Preserving America’s Sailing Legacy * Engaging Sailing’s Next Generation
The deadline is April 1 for nominations to the National Sailing Hall of Fame, Class of 2014.
The only way your favorite sailing great can be added to the list is with your nomination.
These sailing greats are already in. Who’s next?
Betsy Alison Peter Barrett John Alden Read More
Hobie Alter Bob Bavier, Jr. Tom Blackaller
Charlie Barr F. Gregg Bemis Bill Buchan
Paul Cayard Stan Honey Starling Burgess
Dennis Conner Bruce Kirby Frank Butler
Nathanael Herreshoff John Kostecki Runnie Colie, Jr.
Ted Hood Mark Reynolds Dave Curtis
Gary Jobson Rod Stephens, ...
By Kimball Livingston Posted March 24, 2014
“Because you can only talk to so many crazy brides”
So there was Aaron Hall outside Dallas, at Lake Ray Roberts, one of those manmade lakes that mix fishing, skiing, sailing and the like in a not-quite-flat, rolling countryside interspersed with farms and freeways and clumps of forest and bees and junebugs and honeysuckle. That is to say, its own kind or paradise. And Aaron Hall was trying to rent a boat because this corner of paradise on this summer day was “Texas-hot and Texas-humid.”
“The marina had a few clunkers,” ... Read More
Light Air Flyers – Koutoum Wins
Even though Florida’s breeze never touched ten knots during Saturday’s edition of the US Moth Nationals at Key Largo, that was enough for liftoff. Veteran Anthony Kotoun led the standings into Sunday’s racing for these cutting-edge foilers, where the sailors continue to set standards for class spirit. Kotoun rushed off after racing to keep a commitment at a friend’s wedding, which could have been bad news for his prospects on the race course on Sunday. Sailing in after Saturday’s racing, Kotoun broke a carbon wing bar. But it was his fellow competitors who set ... Read More
By Kimball Livingston Posted March 21, 2014
If it looks strange to you, imagine how it looks to them.
Thanks to Lloyd Images for the pics.
A raft of AC players and would-be AC players, along with former AC player Alinghi, make up the Extreme Sailing Series, which is now in Muscat, Oman for the second installment of the series. AKA an Act.
Alinghi, the leader, is skippered by Morgan Larson, a California guy who has a number of good lines. My favorite would be: “I went to the University of Hawaii because the team travels a lot. I ... Read More
March 20, 2014, from Oman Sail
Although they crossed the finish line in Oman last night, the official welcome took place at The Wave, Muscat earlier today. A huge gathering turned out to honour the two girls who now hold records for the first ever severely paralysed woman and the first Arab female sailor to make a trans-oceanic crossing.
The 850-nautical mile journey across the Indian Ocean started from Mumbai, India on Tuesday 11 March and took nine days to complete. The course generally took them up wind with winds reaching no more than 10-15kts, and the average boat speed ... Read More
San Diego Yacht Club’s 1000-mile race to Puerto Vallarta opened for the first time this year to official multihull entries, and the two that answered the call both found the conditions they needed to obliterate the existing course records held by monohulls.
Tom Siebel’s Mod 70, Orion, pictured at right, was first into PV at the blistering pace ot 2 days, 8 hours 33 minutes. And how does that compare to the monohull times? Well, son, the breeze on the course was cruelly slowing down for the monohull end of the fleet. In the early hours of Wednesday, March ... Read More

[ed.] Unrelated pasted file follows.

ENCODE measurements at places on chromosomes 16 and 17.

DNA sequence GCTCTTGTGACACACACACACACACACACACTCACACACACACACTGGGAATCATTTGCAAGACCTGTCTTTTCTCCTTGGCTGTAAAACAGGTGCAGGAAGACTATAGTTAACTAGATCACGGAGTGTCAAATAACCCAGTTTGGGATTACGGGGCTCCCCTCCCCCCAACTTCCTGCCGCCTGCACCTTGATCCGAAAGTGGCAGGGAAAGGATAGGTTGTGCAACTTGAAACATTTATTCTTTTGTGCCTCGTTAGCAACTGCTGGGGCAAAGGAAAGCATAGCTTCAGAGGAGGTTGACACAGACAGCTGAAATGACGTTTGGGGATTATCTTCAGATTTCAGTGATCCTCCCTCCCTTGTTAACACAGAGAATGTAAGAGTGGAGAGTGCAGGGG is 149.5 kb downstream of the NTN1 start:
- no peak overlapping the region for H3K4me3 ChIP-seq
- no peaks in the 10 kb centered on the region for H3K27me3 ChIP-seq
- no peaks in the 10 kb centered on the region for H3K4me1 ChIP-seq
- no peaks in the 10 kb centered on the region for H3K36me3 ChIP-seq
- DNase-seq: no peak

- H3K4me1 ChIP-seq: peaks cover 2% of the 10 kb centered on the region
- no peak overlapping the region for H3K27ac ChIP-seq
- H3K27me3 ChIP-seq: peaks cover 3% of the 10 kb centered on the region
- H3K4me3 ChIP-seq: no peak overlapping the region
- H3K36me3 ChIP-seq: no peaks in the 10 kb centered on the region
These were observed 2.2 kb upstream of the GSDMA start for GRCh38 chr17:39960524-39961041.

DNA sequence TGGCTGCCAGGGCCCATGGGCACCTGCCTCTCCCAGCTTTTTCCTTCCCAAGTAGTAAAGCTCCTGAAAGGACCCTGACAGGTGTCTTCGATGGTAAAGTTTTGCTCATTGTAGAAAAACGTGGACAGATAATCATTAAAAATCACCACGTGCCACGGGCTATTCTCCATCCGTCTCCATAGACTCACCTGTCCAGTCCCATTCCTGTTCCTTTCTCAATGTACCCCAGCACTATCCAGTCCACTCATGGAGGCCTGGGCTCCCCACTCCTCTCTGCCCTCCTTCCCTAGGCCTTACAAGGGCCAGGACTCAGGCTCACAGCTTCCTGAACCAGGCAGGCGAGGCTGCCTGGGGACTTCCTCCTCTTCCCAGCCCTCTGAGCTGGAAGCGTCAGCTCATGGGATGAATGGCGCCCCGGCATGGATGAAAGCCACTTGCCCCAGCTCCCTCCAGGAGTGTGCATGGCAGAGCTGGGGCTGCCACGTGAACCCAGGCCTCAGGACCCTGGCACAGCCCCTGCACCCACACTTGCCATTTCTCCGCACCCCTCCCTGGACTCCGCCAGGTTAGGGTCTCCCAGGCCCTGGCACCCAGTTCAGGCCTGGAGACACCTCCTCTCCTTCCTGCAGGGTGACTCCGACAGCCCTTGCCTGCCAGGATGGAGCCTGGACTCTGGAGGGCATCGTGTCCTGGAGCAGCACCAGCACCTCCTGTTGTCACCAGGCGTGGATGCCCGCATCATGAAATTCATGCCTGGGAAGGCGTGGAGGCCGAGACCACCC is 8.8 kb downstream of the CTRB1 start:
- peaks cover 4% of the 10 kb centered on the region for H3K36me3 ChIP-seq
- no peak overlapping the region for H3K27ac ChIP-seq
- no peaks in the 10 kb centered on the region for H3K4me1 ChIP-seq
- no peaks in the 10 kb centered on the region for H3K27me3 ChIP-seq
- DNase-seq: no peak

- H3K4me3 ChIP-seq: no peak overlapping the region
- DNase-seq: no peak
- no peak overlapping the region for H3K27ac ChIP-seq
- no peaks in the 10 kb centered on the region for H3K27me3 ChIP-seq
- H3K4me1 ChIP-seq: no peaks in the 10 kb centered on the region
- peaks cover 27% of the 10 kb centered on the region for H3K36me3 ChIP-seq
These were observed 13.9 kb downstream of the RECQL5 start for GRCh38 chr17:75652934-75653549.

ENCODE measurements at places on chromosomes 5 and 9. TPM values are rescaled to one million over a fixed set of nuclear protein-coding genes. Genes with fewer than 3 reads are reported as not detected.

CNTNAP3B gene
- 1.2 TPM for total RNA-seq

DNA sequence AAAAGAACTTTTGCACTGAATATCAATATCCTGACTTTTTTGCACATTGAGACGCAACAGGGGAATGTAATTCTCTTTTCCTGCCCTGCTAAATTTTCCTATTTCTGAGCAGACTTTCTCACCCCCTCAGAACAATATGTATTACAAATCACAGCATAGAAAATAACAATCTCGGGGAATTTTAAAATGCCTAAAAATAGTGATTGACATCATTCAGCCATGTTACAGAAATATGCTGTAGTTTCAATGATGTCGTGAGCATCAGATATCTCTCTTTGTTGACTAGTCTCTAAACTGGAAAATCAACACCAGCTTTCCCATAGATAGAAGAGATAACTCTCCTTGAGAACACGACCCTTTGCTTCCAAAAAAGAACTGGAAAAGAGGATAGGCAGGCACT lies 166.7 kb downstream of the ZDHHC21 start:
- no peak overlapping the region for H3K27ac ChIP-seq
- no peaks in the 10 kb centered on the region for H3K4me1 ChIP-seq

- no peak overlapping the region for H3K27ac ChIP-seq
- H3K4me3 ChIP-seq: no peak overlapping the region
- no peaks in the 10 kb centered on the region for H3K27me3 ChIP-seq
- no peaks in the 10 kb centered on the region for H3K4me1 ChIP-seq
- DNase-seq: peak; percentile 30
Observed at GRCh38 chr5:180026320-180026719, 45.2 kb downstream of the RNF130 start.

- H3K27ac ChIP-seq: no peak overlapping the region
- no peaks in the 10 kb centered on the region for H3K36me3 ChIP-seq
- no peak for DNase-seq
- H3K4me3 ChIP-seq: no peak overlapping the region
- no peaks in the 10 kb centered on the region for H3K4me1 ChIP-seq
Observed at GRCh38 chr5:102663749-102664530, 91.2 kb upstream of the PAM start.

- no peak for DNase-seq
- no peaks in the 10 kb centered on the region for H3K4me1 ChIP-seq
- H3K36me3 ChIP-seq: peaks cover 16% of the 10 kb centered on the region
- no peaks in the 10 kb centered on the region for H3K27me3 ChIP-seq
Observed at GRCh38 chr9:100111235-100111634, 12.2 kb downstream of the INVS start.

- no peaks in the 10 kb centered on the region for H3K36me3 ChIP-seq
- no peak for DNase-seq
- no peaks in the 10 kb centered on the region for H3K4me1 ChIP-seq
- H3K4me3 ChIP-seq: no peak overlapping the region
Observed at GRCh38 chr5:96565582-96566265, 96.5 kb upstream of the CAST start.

Can one hundred years of pollution be cleaned in two?
By Tyson Bottenus, Clean Regatta and Marine Education Coordinator, Sailors for the Sea
“Talk not of Bahia de Todos los Santos – the Bay of all Saints; for though that be a glorious haven, yet Rio is the Bay of all Rivers – the Bay of all Delights – the Bay of all Beauties. From circumjacent hill-sides, untiring summer hangs perpetually in terraces of vivid verdure; and embossed with old mosses, convent and castle nestle in valley and glen.” Herman Melville, White Jacket (1850)
Last December Alan Norregaard, a Bronze ... Read More
By Kimball Livingston Posted March 19, 2014
With snowbirds counting the weeks until their migration north along the IntraCoastal Waterway—assuming this winter really does have an end—their transit of the ICW will include all the challenges of navigating shallow waters and shifting features. But with new sources of help from technology.
It’s very 2014, incorporating crowdsourced data generated by the users of Navionics electronic cartography products for chartplotters and mobile devices. The result: daily updates for near-real time news you can use. The benefits are obvious along a route notorious for its changeability. Or, as Navionics’ Shaun Ruge pegs it, ... Read More
By Kimball Livingston Posted March 13, 2014
Yeah, yeah, you’ve been to the other sip and puff, but if you’re a regular reader you know the pride I take in the way that sailing, as a sport, has embraced disabled sailing. It took a while, but we’re there.
Sailing, after all, is one of the few activities in which a person reduced to not much more than the ability to breathe can get out and breathe fresh, fresh, fresh air, take action, make things happen and even compete. You can’t get much more impaired than the need to rely on ... Read More
March 12, 2014 Posted by KL
Sacramento Bee writer Matt Weiser reports that California is planning to dam a number of Delta sloughs to prevent, or slow, salt water incursion if the drought of 2014 persists—and I think we know, the drought will persist. The scheme promises positive outcomes for many, negative outcomes for a few, and, as Weiser notes, it heats up the paranoia (or maybe it’s not paranoia?) of those who fear it positions the state one step closer to shipping more water south, when the drought eases.
Recreational users of the Delta will note that one slough ... Read More